the no.1 ladies' detective agency





Internet highlights – w/c 17th January 2016

23 01 2016

Periodic Table Battleships

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Sermon Notes: The Second Commandment – The Right God, The Right Way

23 01 2016

Last week I was on Sunday School, but I’ve just found time to sit down and listen to the sermon.

“You shall not make for yourself an image in the form of anything in heaven above or on the earth beneath or in the waters below. You shall not bow down to them or worship them”

The first commandment forbids us from worshiping false gods. This one forbids us from worshipping the true God falsely.

The Rule“You shall not make for yourself an image in the form of anything in heaven above or on the earth beneath or in the waters below.” – v4
This means man made representations of divine beings. They could still make things, but not to worship them – the verse continues “you shall not bow doen to them or worship them.” Nothing in the tabernacle represented God directly, the items were to aid worship, not to be worshipped. These days we have things like banners and the cross in church, they’re to help us worship.

The Reason“for I the Lord your God am a jealous God” – v5a
God loves His people with a jealous love. Jealousy doesn’t get a good press, it’s often a negative thing these days, but in the bible it means that God burns with love for us. God loves us too much not to be jealous.
“A God who was not jealous… would be as contemptible as a husband who didn’t care whether or not his wife was faithful to him. Part of our problem with this profound covenantal reality is that we have come to regard religion, like everything else, as a matter of ‘consumer choice’… We resent monopolies. But the unique and incomparable, only living God makes necessarily exclusive claims and has the right to a monopoly on our love….Jealousy is God’s love protecting itself.” – Christopher Wright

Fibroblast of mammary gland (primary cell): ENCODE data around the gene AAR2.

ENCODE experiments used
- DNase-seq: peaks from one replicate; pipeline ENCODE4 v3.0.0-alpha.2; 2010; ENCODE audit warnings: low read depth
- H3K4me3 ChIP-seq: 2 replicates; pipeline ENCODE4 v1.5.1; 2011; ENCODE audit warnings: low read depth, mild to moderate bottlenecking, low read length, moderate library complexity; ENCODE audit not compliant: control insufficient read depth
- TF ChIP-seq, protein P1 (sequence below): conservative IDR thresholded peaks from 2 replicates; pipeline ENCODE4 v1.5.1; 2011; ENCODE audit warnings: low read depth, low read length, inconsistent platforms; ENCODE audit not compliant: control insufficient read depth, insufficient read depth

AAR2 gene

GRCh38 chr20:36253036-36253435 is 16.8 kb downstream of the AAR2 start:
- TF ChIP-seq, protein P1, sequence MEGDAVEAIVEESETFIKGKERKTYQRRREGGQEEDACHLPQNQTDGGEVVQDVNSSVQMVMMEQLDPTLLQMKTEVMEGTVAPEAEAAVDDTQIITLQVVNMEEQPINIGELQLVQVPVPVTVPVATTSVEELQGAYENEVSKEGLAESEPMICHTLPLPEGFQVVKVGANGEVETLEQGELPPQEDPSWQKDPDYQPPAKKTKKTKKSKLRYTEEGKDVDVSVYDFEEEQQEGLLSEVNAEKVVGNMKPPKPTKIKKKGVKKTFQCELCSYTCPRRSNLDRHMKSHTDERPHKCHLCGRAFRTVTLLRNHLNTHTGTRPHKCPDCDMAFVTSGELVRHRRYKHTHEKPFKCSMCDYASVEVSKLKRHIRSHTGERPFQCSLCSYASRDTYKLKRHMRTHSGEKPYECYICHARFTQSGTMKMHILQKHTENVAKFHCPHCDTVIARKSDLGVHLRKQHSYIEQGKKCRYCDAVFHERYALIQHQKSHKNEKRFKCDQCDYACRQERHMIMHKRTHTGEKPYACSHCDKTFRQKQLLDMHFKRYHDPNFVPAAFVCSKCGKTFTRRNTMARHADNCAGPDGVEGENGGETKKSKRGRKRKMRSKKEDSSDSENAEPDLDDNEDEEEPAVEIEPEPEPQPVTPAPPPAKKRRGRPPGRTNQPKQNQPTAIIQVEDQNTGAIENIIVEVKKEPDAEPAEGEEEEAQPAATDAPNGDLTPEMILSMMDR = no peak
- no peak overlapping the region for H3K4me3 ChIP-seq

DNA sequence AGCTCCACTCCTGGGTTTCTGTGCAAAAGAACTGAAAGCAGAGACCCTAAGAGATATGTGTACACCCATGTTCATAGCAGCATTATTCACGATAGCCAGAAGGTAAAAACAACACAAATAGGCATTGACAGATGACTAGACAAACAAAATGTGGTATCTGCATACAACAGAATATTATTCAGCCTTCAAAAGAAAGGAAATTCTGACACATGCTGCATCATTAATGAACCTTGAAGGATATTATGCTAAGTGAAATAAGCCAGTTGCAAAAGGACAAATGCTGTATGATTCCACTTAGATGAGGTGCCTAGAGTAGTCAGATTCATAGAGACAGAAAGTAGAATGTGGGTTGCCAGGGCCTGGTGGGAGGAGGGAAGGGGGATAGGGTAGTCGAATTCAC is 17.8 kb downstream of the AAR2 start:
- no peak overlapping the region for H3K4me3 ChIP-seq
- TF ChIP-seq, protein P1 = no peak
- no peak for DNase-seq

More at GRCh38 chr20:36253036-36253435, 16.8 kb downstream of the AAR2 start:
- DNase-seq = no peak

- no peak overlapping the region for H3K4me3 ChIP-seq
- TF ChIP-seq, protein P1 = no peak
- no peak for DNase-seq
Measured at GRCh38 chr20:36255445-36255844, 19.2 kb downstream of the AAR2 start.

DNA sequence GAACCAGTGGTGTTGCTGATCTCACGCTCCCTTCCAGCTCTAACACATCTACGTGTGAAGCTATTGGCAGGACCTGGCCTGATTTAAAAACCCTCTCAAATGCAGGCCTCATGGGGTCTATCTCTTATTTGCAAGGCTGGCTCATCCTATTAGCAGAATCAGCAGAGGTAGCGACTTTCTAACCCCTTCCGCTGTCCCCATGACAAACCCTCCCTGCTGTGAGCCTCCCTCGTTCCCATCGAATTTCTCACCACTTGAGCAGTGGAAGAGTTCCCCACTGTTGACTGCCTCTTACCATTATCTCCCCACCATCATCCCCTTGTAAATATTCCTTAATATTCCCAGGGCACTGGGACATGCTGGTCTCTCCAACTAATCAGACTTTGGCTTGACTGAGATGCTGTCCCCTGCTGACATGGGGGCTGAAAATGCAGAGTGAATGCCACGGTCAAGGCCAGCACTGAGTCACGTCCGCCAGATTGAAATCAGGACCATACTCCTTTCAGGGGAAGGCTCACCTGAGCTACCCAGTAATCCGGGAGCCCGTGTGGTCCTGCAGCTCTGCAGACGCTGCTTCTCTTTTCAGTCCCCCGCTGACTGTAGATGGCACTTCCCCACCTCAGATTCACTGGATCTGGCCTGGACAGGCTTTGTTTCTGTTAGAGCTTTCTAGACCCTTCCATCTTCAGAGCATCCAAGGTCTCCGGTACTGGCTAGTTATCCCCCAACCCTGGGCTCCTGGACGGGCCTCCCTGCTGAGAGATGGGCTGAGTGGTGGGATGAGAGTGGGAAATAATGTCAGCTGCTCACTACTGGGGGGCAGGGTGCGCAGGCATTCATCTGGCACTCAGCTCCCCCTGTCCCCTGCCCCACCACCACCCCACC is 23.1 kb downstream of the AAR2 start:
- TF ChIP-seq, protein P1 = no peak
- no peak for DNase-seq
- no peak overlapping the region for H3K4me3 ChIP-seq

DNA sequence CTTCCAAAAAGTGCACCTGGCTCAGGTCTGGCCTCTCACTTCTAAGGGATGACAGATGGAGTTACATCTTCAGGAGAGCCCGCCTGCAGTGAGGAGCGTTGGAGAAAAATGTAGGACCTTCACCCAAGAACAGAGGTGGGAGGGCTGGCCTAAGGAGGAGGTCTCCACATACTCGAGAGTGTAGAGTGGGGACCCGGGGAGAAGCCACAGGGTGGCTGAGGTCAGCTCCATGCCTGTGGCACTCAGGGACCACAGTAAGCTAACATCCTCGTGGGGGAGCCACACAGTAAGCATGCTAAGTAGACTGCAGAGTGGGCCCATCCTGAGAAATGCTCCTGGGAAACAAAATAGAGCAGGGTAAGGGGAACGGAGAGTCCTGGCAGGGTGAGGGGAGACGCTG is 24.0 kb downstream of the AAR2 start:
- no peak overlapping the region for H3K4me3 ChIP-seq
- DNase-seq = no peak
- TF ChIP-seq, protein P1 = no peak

He loves us, and wants to be loved in return.

The Warning“punishing the children for the sin of the parents to the third and fourth generation of those who hate me” – v5b
Not many of us these days have carved idols at home, we have more of an issue with idols of the heart. An idol is anything we love or trust more than Jesus Christ.
The idea of punishing children for the sin of their ancestors is something that is very hard for us to understand in our individualistic western culture. In those days, three or four generations would have been likely to live together, and so if the head of the household worshipped idols, it would likely mean that the rest of the family would too. They worked in family units, not as individuals.
Discipline is part of love. It’s not loving to allow your children to do wrong and just let them get on with it and say it’s ok.
“because the Lord disciplines those he loves, as a father the son he delights in.” – Proverbs 3 v 12

The Promise“but showing love to a thousand generations of those who love me and keep my commandments.” – v6
The promise is so much more powerful than the warning: 1000 >>>>> 3 or 4!
We know that children, grandchildren and so on have the ability to make their own decision and turn away, but Grace is available.
What kind of legacy are we leaving? Will it be a blessing?

This still applies today
“The human heart is a perpetual factory of idols” – John Calvin
As Christians there are even more subtle ways we manage to make idols. Any time we try to make God into something we can contain or control we’re making an idol. We may try to bargain – “If I do this for God he will do that for me”, or think there are formulaic ways to get God to answer prayer.

We make an idol when we choose to worship God for some of his attributes but not others. For example, we’re happy with a compassionate God, but less keen on a God who keeps us accountable for our sin. We shouldn’t ever want to water God down, that’s putting Him in our image. “Who wants to worship a God made in mans image?” – Julian Barnes

Rather than making God in our image, we need to be made in His. Adam and Eve twisted His image in us, and Jesus came to restore it.